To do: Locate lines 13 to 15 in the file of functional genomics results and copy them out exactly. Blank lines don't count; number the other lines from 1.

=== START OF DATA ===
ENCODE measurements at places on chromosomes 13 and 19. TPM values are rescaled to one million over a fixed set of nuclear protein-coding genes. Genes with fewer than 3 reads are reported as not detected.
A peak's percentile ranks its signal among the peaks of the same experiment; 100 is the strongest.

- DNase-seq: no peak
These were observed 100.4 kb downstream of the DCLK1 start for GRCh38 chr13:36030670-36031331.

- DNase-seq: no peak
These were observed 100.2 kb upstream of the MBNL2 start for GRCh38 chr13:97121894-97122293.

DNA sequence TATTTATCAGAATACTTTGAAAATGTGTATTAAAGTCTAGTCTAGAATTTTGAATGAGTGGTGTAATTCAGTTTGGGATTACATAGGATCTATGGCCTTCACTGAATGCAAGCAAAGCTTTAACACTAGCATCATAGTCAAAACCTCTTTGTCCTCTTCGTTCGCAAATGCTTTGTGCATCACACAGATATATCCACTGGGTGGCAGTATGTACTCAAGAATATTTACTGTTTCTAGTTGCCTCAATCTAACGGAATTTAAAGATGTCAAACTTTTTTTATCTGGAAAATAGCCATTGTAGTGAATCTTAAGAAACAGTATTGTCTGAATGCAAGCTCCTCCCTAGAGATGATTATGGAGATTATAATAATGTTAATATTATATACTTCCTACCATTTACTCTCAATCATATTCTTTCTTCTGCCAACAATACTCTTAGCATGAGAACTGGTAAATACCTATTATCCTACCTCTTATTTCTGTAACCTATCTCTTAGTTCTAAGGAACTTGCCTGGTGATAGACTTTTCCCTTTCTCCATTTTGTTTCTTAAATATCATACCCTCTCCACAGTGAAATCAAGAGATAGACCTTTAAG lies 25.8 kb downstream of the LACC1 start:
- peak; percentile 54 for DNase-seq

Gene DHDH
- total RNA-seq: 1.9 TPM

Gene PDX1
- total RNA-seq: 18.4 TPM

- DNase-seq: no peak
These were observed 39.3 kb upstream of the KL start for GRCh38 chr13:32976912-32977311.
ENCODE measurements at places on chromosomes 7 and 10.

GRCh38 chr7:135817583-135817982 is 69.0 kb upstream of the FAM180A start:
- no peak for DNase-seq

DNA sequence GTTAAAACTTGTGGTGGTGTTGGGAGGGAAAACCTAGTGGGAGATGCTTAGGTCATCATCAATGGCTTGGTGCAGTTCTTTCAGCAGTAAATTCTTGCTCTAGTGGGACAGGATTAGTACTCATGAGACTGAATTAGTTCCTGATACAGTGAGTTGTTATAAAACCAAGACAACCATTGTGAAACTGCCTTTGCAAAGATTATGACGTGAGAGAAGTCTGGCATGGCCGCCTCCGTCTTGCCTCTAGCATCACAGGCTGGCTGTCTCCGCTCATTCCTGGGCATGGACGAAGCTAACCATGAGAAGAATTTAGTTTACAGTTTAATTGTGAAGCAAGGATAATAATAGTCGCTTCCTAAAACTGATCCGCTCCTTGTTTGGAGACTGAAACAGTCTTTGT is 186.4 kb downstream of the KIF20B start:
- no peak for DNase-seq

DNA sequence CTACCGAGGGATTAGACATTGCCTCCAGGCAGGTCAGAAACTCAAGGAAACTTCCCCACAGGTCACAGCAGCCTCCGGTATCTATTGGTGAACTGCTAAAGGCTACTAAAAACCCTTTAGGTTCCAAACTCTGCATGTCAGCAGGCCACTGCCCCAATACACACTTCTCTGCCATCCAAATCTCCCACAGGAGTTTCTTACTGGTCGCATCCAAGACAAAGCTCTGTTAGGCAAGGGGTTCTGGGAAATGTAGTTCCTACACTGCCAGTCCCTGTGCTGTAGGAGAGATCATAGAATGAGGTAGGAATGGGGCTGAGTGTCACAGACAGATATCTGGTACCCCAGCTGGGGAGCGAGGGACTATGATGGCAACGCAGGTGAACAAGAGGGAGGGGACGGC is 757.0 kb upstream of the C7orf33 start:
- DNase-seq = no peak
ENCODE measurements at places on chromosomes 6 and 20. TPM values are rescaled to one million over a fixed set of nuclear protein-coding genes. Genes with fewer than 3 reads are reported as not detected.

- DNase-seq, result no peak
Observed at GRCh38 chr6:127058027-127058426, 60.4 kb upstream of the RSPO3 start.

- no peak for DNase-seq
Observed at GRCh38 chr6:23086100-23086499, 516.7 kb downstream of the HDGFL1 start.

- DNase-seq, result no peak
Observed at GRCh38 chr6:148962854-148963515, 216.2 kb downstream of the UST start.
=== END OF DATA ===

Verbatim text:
- DNase-seq: no peak
These were observed 39.3 kb upstream of the KL start for GRCh38 chr13:32976912-32977311.
ENCODE measurements at places on chromosomes 7 and 10.